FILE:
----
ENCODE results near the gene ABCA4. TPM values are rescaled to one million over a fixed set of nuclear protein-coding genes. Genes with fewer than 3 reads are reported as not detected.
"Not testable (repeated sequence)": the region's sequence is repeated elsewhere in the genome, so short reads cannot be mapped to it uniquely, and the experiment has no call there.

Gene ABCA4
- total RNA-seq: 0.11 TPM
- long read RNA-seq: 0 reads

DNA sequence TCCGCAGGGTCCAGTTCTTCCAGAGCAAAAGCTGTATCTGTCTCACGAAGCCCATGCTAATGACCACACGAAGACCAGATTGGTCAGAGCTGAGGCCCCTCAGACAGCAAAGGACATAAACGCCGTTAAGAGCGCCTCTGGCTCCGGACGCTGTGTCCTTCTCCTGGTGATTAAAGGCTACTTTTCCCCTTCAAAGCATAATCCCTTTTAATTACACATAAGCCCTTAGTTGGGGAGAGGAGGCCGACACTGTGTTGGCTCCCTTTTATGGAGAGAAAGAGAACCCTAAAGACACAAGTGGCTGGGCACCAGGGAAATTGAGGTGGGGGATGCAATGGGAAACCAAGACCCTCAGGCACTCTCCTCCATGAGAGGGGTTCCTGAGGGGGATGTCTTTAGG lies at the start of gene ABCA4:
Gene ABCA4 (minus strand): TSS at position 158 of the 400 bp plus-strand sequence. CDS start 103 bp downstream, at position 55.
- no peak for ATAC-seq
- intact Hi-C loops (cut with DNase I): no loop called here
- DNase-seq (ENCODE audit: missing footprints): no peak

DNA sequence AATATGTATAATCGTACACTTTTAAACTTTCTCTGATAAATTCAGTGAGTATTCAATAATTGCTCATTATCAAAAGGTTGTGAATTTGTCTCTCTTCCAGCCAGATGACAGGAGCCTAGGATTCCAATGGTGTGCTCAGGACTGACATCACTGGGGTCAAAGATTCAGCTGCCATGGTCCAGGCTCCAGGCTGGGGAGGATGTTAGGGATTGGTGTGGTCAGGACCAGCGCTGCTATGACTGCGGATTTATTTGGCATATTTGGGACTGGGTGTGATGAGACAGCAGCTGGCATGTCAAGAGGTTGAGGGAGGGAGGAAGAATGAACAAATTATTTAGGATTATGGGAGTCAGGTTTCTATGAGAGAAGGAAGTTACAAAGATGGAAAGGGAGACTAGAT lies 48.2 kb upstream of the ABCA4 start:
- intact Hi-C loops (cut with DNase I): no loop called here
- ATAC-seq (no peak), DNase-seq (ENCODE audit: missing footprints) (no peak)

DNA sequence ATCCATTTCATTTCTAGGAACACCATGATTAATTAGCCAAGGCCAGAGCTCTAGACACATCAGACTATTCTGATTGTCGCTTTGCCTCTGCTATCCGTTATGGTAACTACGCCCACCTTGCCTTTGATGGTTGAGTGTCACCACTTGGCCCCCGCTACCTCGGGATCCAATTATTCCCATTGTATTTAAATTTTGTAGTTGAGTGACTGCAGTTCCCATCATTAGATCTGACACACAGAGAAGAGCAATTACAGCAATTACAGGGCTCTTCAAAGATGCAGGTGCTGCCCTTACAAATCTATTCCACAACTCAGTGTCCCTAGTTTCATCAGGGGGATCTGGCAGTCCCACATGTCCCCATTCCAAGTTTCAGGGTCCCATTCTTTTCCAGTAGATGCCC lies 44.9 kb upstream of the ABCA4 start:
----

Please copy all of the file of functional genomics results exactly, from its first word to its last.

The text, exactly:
ENCODE results near the gene ABCA4. TPM values are rescaled to one million over a fixed set of nuclear protein-coding genes. Genes with fewer than 3 reads are reported as not detected.
"Not testable (repeated sequence)": the region's sequence is repeated elsewhere in the genome, so short reads cannot be mapped to it uniquely, and the experiment has no call there.

Gene ABCA4
- total RNA-seq: 0.11 TPM
- long read RNA-seq: 0 reads

DNA sequence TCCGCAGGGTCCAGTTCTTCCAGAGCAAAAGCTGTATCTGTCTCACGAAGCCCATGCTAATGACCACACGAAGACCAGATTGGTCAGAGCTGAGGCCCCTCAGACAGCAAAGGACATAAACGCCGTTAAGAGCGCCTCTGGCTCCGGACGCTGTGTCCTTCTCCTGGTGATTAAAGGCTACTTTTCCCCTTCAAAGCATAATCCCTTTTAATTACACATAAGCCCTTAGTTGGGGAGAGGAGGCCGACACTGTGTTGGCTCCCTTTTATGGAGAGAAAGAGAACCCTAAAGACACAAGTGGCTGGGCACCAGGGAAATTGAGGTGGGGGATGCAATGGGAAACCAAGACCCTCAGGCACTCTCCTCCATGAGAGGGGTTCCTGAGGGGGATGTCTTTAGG lies at the start of gene ABCA4:
Gene ABCA4 (minus strand): TSS at position 158 of the 400 bp plus-strand sequence. CDS start 103 bp downstream, at position 55.
- no peak for ATAC-seq
- intact Hi-C loops (cut with DNase I): no loop called here
- DNase-seq (ENCODE audit: missing footprints): no peak

DNA sequence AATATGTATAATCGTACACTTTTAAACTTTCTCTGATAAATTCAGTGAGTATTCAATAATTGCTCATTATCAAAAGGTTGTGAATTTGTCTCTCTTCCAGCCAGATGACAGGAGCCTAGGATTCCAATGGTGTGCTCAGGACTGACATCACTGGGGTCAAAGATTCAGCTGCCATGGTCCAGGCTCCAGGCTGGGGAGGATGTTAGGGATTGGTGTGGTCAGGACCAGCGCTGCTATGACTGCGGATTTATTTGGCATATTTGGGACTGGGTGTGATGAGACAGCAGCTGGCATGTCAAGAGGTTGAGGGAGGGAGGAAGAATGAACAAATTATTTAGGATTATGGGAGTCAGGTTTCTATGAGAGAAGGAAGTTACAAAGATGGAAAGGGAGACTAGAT lies 48.2 kb upstream of the ABCA4 start:
- intact Hi-C loops (cut with DNase I): no loop called here
- ATAC-seq (no peak), DNase-seq (ENCODE audit: missing footprints) (no peak)

DNA sequence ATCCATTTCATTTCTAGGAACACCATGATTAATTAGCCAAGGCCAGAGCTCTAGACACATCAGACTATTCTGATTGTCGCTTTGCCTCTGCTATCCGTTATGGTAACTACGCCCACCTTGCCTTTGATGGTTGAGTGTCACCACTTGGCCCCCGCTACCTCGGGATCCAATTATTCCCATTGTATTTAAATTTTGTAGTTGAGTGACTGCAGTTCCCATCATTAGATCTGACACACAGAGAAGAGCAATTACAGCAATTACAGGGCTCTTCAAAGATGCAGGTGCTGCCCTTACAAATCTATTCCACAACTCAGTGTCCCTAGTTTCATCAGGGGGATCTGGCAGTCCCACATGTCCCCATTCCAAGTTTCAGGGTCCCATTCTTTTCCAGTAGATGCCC lies 44.9 kb upstream of the ABCA4 start: